Skip to content

G-7 leaders buy into Biden’s ‘build back better’ pitch

British Prime Minister Boris Johnson touts success in securing commitments for COVID-19 vaccines for the world

British Prime Minister Boris Johnson, left, and President Joe Biden attended a working session at the G7 summit in Cornwall, U.K., on Saturday.
British Prime Minister Boris Johnson, left, and President Joe Biden attended a working session at the G7 summit in Cornwall, U.K., on Saturday. (Leon Neal/AFP via Getty Images)

Joe Biden embarked on his first overseas trip as president of the United States last week seeking to deliver a message that America was back as a cooperative player on the world stage after four years of President Donald Trump’s more insular approach.

“I know this is going to sound somewhat prosaic, but I think we’re in a contest, not with China per se, but in a contest with autocrats, autocratic governments around the world, as to whether democracies can compete with them in a rapidly changing 21st century,” Biden said Sunday at the summit’s wrap-up press conference. “I think how we act, and whether we pull together as democracies, is going to determine whether our grandkids look back at 15 years from now and say, ‘Did they step up? Are democracies as relevant and powerful as they had been?’”

A White House official pointed out that in a G-7 communique three years ago, China did not receive a mention. Countering that country’s government and its abuses of human rights in Xinjiang and Hong Kong was a significant component of the 2021 version of the document.

The president stressed that fellow leaders of the G-7 major industrial democracies agreed with him about the relevancy of democracy.

Biden got a ringing endorsement from French President Emmanuel Macron on Saturday. When a reporter asked Biden about whether he had convinced allies from the G-7 major democracies meeting at Carbis Bay in Cornwall, England, that America’s back, he replied, “Ask him,” referring to Macron.

“Yeah. Definitely,” responded the French president.

Beyond being the first leg of the new U.S. president’s European tour, the trip includes travel to Brussels for both a NATO Summit and a U.S.-EU summit before going on to Geneva for a Wednesday bilateral summit with Russian President Vladimir Putin.

The ongoing response to the COVID-19 pandemic dominated the headlines from the summit, including a commitment from the G-7 to contribute the equivalent of more than 1 billion doses of vaccines for the developing world, announced Sunday by British Prime Minister Boris Johnson, whose government hosted this year’s G-7.

Johnson called the commitments “another big step towards vaccinating the world.”

Biden’s campaign slogan — “Build Back Better” — has been favorite of Johnson, and at his concluding press conference Sunday, the prime minister spoke to what it means to look to build back better in a global context.

“That means preventing a pandemic like this from ever happening again, partly … by establishing a global pandemic radar which will spot new diseases before they get a chance to spread,” Johnson said. “That means ensuring that our future prosperity benefits all the citizens of our countries and even all the citizens of the world.”

A new initiative championed in particular by Biden will be G-7’s newest attempt to respond to the “Belt and Road” initiative that China has used to build foreign influence through infrastructure investment.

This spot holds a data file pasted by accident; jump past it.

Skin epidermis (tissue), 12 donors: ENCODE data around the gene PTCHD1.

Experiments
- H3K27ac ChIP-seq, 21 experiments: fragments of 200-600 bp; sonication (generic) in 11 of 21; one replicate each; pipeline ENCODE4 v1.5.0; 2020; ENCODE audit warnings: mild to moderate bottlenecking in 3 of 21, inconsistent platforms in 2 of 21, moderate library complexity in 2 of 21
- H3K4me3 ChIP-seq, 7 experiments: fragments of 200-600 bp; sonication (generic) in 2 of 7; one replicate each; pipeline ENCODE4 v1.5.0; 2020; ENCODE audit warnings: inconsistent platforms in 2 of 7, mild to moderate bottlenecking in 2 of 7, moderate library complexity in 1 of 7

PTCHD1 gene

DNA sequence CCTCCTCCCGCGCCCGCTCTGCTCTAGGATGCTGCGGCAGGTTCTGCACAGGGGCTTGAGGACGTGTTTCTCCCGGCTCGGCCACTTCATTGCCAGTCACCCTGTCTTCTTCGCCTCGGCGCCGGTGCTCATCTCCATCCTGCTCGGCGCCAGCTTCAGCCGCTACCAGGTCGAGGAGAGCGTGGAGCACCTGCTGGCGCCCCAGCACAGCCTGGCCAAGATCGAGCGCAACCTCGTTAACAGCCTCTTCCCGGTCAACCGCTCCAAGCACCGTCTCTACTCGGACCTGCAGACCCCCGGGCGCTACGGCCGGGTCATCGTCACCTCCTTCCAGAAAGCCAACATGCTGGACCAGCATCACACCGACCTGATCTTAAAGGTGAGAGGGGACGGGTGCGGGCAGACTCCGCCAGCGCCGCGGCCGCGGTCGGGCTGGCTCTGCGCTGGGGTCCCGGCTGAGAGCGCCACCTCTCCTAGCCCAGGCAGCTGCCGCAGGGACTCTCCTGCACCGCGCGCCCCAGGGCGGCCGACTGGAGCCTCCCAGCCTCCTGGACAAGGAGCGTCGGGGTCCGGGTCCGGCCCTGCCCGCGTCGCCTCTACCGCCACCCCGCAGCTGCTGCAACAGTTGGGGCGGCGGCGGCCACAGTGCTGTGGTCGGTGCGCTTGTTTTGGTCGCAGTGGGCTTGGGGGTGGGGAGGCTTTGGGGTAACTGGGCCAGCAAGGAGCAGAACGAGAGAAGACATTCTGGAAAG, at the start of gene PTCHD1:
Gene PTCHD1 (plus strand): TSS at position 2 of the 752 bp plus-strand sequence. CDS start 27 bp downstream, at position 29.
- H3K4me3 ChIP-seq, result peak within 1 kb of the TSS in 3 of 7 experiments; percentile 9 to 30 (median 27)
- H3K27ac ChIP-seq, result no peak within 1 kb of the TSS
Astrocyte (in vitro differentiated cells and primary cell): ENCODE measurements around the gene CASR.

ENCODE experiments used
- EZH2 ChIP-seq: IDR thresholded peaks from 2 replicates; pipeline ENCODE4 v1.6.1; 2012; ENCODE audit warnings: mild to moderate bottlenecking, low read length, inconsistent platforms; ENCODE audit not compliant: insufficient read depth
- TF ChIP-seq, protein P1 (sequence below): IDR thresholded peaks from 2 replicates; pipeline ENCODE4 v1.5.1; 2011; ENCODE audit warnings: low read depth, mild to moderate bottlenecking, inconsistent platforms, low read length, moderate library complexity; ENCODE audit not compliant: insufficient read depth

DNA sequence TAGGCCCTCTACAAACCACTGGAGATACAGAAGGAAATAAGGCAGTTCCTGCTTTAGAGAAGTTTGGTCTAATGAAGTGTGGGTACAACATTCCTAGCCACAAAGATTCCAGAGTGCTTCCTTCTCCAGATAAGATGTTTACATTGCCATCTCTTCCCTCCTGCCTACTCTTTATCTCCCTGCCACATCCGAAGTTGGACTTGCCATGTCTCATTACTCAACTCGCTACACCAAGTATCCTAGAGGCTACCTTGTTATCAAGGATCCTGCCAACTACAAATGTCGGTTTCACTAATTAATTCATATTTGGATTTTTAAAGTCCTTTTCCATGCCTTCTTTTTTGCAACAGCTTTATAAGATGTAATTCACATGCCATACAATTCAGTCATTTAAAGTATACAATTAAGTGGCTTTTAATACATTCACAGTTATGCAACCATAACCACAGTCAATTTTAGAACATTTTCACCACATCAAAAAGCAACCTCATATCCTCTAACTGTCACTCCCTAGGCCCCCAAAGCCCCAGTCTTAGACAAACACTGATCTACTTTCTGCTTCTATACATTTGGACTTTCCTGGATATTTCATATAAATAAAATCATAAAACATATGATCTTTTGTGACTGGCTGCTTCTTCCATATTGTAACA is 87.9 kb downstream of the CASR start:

“We will develop a new partnership to build back better for the world, through a step change in our approach to investment for infrastructure, including through an initiative for clean and green growth,” the leaders said in the formal communique issued after the summit. “We are resolved to deepen our current partnership to a new deal with Africa, including by magnifying support from the International Monetary Fund for countries most in need to support our aim to reach a total global ambition of $100 billion.”

“We’re going to make sure that we’re able to pull together the ability to use the development financing institutions and other development tools to expect a bold new infrastructure investment in low and middle-income countries over the coming years,” Biden said. “Much of it coming from the private sector, which will generate — the capital put in will generate significantly more capital for the private sector.”

The president said the development financing operations of the G-7 agreed to stop the funding of “unabated coal projects around the world.” He said he heard from others at the summit that it was good to see a U.S. president recognizing the threat posed by global warming, referring to a very different view taken by Trump.

“It is the existential problem facing humanity,” Biden said.

The 2021 G-7 communique also highlights other areas of agreement among the major democracies, which multiple leaders stressed was a productive long weekend of face-to-face meetings.

The document includes a recognition of threats posed by ransomware and other cybersecurity challenges, broader commitments on health and environmental policy, as well as previously announced commitments on global taxation.

Recent Stories

Democrats mark abortion ruling anniversary with targeted outreach

Roads to the House majority: Interstate 5

Battleground House matchups to be set in New York, Colorado

Bowman fights for survival as Maloy, Tenney also face primaries

At Aspen conference, a call to prioritize stopping gun violence

Appeals court rules preventive care task force unconstitutional